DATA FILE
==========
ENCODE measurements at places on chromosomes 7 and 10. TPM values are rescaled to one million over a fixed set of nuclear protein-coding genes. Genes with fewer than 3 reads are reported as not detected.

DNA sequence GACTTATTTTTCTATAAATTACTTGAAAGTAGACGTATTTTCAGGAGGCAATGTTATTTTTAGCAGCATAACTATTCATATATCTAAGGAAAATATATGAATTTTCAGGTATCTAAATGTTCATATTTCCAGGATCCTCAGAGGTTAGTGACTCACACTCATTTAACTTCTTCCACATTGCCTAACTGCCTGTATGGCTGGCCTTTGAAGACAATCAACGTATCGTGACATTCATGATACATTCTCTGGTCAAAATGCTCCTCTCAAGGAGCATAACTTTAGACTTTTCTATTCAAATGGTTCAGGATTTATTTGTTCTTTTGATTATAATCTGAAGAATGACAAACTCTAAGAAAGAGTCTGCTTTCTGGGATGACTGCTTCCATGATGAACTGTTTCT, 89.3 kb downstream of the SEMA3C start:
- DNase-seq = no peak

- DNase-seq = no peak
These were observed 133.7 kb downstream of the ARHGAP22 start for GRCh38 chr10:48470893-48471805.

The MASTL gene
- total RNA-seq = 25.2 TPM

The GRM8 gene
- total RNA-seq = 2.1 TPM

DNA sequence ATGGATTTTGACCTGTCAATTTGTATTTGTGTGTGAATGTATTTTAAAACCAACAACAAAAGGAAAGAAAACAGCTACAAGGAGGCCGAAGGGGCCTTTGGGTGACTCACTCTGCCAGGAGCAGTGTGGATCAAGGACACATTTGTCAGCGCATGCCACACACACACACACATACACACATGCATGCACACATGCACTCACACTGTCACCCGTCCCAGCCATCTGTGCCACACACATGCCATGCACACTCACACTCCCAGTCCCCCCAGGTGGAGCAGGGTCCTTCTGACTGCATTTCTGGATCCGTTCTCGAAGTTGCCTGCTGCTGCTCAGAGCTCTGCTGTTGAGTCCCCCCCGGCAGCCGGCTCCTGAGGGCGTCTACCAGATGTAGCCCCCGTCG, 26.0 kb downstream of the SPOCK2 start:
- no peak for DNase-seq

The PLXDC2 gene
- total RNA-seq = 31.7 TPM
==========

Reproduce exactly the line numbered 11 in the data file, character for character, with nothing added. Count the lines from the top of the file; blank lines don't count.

- no peak for DNase-seq